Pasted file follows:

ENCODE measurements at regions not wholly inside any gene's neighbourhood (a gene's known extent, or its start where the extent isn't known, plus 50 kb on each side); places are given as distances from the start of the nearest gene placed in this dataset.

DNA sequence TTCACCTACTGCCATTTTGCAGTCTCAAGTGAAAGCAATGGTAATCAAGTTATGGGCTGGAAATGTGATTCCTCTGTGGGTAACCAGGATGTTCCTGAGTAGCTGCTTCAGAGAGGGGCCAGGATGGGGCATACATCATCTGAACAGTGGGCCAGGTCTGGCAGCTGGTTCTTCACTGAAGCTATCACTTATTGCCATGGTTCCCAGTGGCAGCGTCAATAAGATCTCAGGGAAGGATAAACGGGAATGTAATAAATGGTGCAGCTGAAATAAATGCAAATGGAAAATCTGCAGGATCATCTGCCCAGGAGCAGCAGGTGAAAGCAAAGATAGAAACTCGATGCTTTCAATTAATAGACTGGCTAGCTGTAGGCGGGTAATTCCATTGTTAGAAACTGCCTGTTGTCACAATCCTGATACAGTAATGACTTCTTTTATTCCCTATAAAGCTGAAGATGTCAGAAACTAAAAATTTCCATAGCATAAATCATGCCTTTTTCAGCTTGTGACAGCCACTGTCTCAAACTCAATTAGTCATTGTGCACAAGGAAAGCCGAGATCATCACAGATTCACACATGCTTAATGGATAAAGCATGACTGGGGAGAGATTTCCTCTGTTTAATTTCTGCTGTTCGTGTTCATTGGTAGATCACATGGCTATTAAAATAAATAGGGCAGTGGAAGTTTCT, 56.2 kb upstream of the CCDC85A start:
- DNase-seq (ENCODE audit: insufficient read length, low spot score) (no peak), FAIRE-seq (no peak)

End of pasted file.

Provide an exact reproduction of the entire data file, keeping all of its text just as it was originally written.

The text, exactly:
ENCODE measurements at regions not wholly inside any gene's neighbourhood (a gene's known extent, or its start where the extent isn't known, plus 50 kb on each side); places are given as distances from the start of the nearest gene placed in this dataset.

DNA sequence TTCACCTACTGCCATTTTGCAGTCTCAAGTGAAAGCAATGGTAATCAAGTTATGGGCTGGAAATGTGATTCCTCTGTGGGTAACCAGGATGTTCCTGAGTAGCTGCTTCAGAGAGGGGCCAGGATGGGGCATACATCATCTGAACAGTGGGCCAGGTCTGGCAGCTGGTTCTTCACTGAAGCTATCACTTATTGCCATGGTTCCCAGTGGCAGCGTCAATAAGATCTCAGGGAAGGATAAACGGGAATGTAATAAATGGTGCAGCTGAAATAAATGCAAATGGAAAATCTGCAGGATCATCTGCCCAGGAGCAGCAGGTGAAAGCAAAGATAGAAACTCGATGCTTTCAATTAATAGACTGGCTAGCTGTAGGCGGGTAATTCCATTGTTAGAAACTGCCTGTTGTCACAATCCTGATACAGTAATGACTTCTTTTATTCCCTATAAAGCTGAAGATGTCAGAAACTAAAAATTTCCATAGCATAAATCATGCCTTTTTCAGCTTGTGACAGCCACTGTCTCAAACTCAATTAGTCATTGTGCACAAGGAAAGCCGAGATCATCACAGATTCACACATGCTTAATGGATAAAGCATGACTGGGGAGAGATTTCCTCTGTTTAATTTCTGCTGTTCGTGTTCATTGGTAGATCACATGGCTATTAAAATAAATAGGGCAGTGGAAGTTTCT, 56.2 kb upstream of the CCDC85A start:
- DNase-seq (ENCODE audit: insufficient read length, low spot score) (no peak), FAIRE-seq (no peak)